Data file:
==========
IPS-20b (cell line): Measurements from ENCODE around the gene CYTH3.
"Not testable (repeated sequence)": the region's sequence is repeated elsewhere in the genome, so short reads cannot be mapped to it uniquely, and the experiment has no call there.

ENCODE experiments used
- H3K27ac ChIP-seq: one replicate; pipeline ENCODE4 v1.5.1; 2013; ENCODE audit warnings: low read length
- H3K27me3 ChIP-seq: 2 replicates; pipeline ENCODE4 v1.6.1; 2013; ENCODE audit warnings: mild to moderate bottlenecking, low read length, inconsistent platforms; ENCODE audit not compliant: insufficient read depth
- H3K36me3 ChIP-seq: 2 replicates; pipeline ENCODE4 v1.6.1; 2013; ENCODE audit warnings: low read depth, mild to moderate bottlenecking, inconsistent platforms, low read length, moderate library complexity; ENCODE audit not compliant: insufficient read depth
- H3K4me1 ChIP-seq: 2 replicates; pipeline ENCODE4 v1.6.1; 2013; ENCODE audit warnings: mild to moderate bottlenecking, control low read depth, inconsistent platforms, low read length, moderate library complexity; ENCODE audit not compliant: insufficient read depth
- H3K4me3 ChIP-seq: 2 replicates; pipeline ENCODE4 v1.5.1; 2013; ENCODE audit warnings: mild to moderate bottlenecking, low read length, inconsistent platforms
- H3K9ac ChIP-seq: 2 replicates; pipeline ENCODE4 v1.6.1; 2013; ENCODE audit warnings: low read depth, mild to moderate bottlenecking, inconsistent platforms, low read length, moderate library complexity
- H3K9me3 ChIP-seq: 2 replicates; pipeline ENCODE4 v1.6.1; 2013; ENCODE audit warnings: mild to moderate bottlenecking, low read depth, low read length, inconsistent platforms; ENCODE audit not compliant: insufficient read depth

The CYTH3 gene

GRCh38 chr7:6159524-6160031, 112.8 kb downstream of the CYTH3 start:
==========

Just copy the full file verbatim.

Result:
IPS-20b (cell line): Measurements from ENCODE around the gene CYTH3.
"Not testable (repeated sequence)": the region's sequence is repeated elsewhere in the genome, so short reads cannot be mapped to it uniquely, and the experiment has no call there.

ENCODE experiments used
- H3K27ac ChIP-seq: one replicate; pipeline ENCODE4 v1.5.1; 2013; ENCODE audit warnings: low read length
- H3K27me3 ChIP-seq: 2 replicates; pipeline ENCODE4 v1.6.1; 2013; ENCODE audit warnings: mild to moderate bottlenecking, low read length, inconsistent platforms; ENCODE audit not compliant: insufficient read depth
- H3K36me3 ChIP-seq: 2 replicates; pipeline ENCODE4 v1.6.1; 2013; ENCODE audit warnings: low read depth, mild to moderate bottlenecking, inconsistent platforms, low read length, moderate library complexity; ENCODE audit not compliant: insufficient read depth
- H3K4me1 ChIP-seq: 2 replicates; pipeline ENCODE4 v1.6.1; 2013; ENCODE audit warnings: mild to moderate bottlenecking, control low read depth, inconsistent platforms, low read length, moderate library complexity; ENCODE audit not compliant: insufficient read depth
- H3K4me3 ChIP-seq: 2 replicates; pipeline ENCODE4 v1.5.1; 2013; ENCODE audit warnings: mild to moderate bottlenecking, low read length, inconsistent platforms
- H3K9ac ChIP-seq: 2 replicates; pipeline ENCODE4 v1.6.1; 2013; ENCODE audit warnings: low read depth, mild to moderate bottlenecking, inconsistent platforms, low read length, moderate library complexity
- H3K9me3 ChIP-seq: 2 replicates; pipeline ENCODE4 v1.6.1; 2013; ENCODE audit warnings: mild to moderate bottlenecking, low read depth, low read length, inconsistent platforms; ENCODE audit not compliant: insufficient read depth

The CYTH3 gene

GRCh38 chr7:6159524-6160031, 112.8 kb downstream of the CYTH3 start: